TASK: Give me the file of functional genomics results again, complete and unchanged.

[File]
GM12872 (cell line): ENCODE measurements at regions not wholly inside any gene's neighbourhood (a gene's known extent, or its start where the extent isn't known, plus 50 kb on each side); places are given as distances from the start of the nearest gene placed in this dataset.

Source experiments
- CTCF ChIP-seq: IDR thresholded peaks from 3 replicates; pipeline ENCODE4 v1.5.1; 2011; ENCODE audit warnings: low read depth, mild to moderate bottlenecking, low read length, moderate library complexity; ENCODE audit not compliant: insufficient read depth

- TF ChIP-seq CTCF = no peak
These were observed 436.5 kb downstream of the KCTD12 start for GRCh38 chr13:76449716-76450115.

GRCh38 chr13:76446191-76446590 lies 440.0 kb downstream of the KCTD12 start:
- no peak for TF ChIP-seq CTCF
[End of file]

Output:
GM12872 (cell line): ENCODE measurements at regions not wholly inside any gene's neighbourhood (a gene's known extent, or its start where the extent isn't known, plus 50 kb on each side); places are given as distances from the start of the nearest gene placed in this dataset.

Source experiments
- CTCF ChIP-seq: IDR thresholded peaks from 3 replicates; pipeline ENCODE4 v1.5.1; 2011; ENCODE audit warnings: low read depth, mild to moderate bottlenecking, low read length, moderate library complexity; ENCODE audit not compliant: insufficient read depth

- TF ChIP-seq CTCF = no peak
These were observed 436.5 kb downstream of the KCTD12 start for GRCh38 chr13:76449716-76450115.

GRCh38 chr13:76446191-76446590 lies 440.0 kb downstream of the KCTD12 start:
- no peak for TF ChIP-seq CTCF